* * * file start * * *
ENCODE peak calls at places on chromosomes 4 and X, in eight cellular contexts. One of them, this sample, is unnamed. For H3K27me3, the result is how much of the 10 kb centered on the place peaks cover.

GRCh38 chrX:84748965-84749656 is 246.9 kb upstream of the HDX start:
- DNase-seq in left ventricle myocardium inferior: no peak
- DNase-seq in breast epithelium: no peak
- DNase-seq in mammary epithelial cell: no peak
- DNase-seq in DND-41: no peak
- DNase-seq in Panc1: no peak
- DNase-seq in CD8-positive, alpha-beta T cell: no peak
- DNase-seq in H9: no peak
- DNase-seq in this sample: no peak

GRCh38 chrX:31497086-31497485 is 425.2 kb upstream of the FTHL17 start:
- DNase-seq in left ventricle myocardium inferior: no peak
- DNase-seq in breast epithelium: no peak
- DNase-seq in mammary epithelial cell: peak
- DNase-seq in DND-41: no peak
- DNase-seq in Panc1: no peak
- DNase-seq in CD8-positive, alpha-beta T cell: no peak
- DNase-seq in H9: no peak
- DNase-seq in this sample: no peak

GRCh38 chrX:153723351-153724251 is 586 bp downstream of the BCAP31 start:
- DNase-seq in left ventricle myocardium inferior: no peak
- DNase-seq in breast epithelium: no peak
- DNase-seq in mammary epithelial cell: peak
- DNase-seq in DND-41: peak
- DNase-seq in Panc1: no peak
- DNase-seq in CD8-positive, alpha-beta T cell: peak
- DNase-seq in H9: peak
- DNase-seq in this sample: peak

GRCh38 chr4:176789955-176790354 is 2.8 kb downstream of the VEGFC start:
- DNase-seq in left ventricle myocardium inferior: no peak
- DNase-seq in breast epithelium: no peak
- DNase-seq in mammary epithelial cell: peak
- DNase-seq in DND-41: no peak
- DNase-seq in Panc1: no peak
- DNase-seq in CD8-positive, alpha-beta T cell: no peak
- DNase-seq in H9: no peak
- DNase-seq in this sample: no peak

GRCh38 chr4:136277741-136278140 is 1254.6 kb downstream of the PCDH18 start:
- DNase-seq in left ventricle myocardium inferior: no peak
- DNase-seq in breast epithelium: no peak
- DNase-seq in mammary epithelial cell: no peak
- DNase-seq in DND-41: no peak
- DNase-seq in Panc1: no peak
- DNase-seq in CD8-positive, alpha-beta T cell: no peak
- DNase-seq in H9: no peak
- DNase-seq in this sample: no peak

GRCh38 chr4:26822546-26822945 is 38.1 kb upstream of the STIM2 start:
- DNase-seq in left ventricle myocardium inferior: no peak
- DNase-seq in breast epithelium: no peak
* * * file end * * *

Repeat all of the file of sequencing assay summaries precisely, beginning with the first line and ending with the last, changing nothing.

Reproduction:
ENCODE peak calls at places on chromosomes 4 and X, in eight cellular contexts. One of them, this sample, is unnamed. For H3K27me3, the result is how much of the 10 kb centered on the place peaks cover.

GRCh38 chrX:84748965-84749656 is 246.9 kb upstream of the HDX start:
- DNase-seq in left ventricle myocardium inferior: no peak
- DNase-seq in breast epithelium: no peak
- DNase-seq in mammary epithelial cell: no peak
- DNase-seq in DND-41: no peak
- DNase-seq in Panc1: no peak
- DNase-seq in CD8-positive, alpha-beta T cell: no peak
- DNase-seq in H9: no peak
- DNase-seq in this sample: no peak

GRCh38 chrX:31497086-31497485 is 425.2 kb upstream of the FTHL17 start:
- DNase-seq in left ventricle myocardium inferior: no peak
- DNase-seq in breast epithelium: no peak
- DNase-seq in mammary epithelial cell: peak
- DNase-seq in DND-41: no peak
- DNase-seq in Panc1: no peak
- DNase-seq in CD8-positive, alpha-beta T cell: no peak
- DNase-seq in H9: no peak
- DNase-seq in this sample: no peak

GRCh38 chrX:153723351-153724251 is 586 bp downstream of the BCAP31 start:
- DNase-seq in left ventricle myocardium inferior: no peak
- DNase-seq in breast epithelium: no peak
- DNase-seq in mammary epithelial cell: peak
- DNase-seq in DND-41: peak
- DNase-seq in Panc1: no peak
- DNase-seq in CD8-positive, alpha-beta T cell: peak
- DNase-seq in H9: peak
- DNase-seq in this sample: peak

GRCh38 chr4:176789955-176790354 is 2.8 kb downstream of the VEGFC start:
- DNase-seq in left ventricle myocardium inferior: no peak
- DNase-seq in breast epithelium: no peak
- DNase-seq in mammary epithelial cell: peak
- DNase-seq in DND-41: no peak
- DNase-seq in Panc1: no peak
- DNase-seq in CD8-positive, alpha-beta T cell: no peak
- DNase-seq in H9: no peak
- DNase-seq in this sample: no peak

GRCh38 chr4:136277741-136278140 is 1254.6 kb downstream of the PCDH18 start:
- DNase-seq in left ventricle myocardium inferior: no peak
- DNase-seq in breast epithelium: no peak
- DNase-seq in mammary epithelial cell: no peak
- DNase-seq in DND-41: no peak
- DNase-seq in Panc1: no peak
- DNase-seq in CD8-positive, alpha-beta T cell: no peak
- DNase-seq in H9: no peak
- DNase-seq in this sample: no peak

GRCh38 chr4:26822546-26822945 is 38.1 kb upstream of the STIM2 start:
- DNase-seq in left ventricle myocardium inferior: no peak
- DNase-seq in breast epithelium: no peak